Yes, I still watch some Andrew Zimmern or Tony Bourdain on the Travel Channel or CNN. My personal opinion is the shows have become stale, mundane, and almost boring. But once in a while, they hit a double, though I prefer a home run.
Zimmern, you can tell, has been placed on a dietary restriction of sorts. He is superimposed on the place he is visiting, not really there. I can only assume his physician told him that 300 pound TV stars who eat anything and everything will not live very long. Bourdain has become rather mainstream, from his faux macho and fearless American persona.
But I do agree wholeheartedly with his biggest travel tip:
When he goes abroad, he looks for neighborhoods that are “in the center of things” so that he can explore his surroundings without planning ahead.
“I want to find a hotel in a neighborhood that has charm and character — the sort of place where I can walk to a café, sit down and feel the place,” he says. “One with a unique look — old colonial hotels are a favorite.”
Bourdain says that his hotel is always the first thing he books. Choosing a place in the middle of the hustle and bustle of a city gives him a front-row seat to everything happening there and allows him to stumble upon local favorites.
“If I have a good base of operations, it will be someplace I can wander from, someplace I can walk around in a neighborhood that I like,” he says.
His one rule: “I don’t want to be in a resort. This is something that I avoid absolutely.”
FYI, Mr. Mike and I have been doing this for almost two decades. Walking the city, finding a place to feel the culture and pulse of a city, have always been near the top of our list. Also high on the list, a local cafe’ or coffee shop, rather than a big chain to eat or drink. Cities where this is particularly important: London, Bangkok, Hong Kong, Buenos Aires, Budapest, Amsterdam, Hanoi, Sydney, Tokyo, Chicago, Berlin, and ?? Never mind, it is important everywhere!!!!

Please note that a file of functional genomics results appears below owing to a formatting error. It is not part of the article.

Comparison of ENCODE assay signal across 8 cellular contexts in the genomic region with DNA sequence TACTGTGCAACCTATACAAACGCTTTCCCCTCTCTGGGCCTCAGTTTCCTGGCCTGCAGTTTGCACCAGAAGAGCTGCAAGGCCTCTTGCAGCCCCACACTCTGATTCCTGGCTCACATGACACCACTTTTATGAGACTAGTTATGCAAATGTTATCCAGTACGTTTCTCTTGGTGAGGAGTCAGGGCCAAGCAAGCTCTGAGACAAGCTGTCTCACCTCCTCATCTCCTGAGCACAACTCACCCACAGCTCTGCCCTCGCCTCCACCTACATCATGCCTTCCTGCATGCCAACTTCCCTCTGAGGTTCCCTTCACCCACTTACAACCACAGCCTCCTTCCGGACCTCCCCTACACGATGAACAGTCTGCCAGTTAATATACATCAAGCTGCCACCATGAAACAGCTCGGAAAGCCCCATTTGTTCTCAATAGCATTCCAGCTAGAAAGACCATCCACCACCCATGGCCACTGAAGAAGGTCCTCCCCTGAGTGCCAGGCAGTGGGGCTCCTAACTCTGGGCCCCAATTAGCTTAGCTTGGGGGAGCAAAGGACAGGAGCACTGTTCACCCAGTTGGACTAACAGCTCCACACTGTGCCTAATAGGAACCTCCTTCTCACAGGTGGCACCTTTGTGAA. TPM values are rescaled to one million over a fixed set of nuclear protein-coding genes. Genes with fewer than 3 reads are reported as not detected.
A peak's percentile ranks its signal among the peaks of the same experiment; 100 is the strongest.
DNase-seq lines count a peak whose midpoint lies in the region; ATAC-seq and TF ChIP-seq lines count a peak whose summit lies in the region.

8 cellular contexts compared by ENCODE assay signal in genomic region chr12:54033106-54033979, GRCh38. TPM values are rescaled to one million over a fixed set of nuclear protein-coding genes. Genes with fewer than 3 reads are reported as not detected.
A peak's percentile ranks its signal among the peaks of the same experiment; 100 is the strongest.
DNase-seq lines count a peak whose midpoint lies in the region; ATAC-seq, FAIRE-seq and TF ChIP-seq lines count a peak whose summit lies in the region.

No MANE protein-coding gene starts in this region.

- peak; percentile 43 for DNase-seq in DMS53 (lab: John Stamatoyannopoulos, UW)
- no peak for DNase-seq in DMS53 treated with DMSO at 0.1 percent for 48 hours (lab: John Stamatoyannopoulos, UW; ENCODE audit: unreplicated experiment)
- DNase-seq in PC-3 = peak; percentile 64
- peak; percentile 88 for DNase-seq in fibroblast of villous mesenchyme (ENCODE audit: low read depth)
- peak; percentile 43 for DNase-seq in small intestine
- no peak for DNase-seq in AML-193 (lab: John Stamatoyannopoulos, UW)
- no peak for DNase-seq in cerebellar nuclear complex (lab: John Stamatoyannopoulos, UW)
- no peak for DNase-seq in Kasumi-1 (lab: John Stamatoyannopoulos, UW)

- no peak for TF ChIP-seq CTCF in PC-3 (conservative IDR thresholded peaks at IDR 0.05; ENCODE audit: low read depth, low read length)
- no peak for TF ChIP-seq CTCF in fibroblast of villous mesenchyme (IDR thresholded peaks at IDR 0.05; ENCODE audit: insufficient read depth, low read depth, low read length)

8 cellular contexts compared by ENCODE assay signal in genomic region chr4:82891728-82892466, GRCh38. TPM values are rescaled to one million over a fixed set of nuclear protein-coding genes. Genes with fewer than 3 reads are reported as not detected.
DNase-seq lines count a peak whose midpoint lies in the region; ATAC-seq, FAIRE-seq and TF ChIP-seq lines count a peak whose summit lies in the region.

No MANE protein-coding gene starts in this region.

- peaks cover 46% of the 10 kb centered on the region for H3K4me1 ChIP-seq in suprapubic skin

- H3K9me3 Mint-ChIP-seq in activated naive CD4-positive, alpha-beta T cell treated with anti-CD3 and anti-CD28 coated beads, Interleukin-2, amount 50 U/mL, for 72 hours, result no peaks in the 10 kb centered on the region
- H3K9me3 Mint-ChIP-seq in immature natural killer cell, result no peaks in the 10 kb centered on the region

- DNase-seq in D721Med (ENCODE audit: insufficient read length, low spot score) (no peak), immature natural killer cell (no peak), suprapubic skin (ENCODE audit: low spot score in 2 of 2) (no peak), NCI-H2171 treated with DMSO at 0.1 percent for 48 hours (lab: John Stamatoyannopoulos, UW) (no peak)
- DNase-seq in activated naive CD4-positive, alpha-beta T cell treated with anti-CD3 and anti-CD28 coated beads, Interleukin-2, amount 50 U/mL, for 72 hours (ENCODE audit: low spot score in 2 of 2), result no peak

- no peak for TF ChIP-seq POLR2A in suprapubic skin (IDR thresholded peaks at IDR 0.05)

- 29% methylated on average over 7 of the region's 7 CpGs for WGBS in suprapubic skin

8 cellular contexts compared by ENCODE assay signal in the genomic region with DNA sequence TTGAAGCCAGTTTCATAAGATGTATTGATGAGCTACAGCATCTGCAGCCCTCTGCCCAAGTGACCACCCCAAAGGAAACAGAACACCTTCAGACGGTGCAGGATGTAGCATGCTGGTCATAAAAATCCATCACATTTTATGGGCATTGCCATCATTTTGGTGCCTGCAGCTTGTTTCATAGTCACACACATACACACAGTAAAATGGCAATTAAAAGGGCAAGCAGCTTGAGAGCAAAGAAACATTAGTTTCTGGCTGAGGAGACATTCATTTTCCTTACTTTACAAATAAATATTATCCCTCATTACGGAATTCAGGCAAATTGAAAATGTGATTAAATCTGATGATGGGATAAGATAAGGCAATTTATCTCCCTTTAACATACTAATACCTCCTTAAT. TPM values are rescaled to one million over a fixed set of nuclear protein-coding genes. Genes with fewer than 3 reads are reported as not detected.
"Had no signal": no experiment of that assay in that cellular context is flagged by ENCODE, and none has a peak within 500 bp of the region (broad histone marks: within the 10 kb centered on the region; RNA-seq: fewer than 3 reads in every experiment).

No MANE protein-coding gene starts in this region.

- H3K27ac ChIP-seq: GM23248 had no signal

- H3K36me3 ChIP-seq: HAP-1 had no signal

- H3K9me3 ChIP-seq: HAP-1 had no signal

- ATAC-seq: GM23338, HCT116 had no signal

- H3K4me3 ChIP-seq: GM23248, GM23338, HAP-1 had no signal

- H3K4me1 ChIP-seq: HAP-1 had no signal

Bourdain’s focus on location ties into another one of his top travel tips: Don’t schedule out every minute of a vacation. “Nothing unexpected or magic is going to happen if you have an itinerary in Paris,” he tells Money. “Anywhere you go, having that kind of a schedule, it’s punishing.”
Down time is always great, and can lead to some nice surprises. Hanging out for a few hours at a cafe or coffee shop in a quiet neighborhood is both therapeutic and revealing. And you might meet some locals, who can tell you where to eat, and what to avoid.
So, after finding a hotel in an attractive area, the only other activity is taking a city bus or walking tour. Walking tours can work, if the city is not too spread out, and the guide is exceptional. City tour busses are the safer alternative, and provide a good, but basic understanding of the city.
But it never hurts to ask! This applies to places to eat and drink, sights to see, and culture to experience. I love it when people ask me for places to stay or eat when they visit a new place.
Our upcoming return to SE Asia provides a little of everything. We have been to Bangkok, KL, Penang (Malaysia), Siem Reap (Cambodia) and Hanoi. But despite having been to those cities prior to now, it never hurts to refine our location. Friends in both KL and Penang suggested hotels, different from my previous visits. Trip Advisor reminded me that the highest rated hotel on their website is located in Siem Reap, and quite affordable. Our quasi-travel agent/dog rescuer/rock star buddy found an affordable, agent only rate, 5 star hotel in Jakarta for us.
As a point of clarification, I have stayed in the best of hotels, and probably some near the bottom. But I can guarantee you that the best ones, regardless of star rating, were in the heart of the city, near both interesting areas, good food, and public transportation.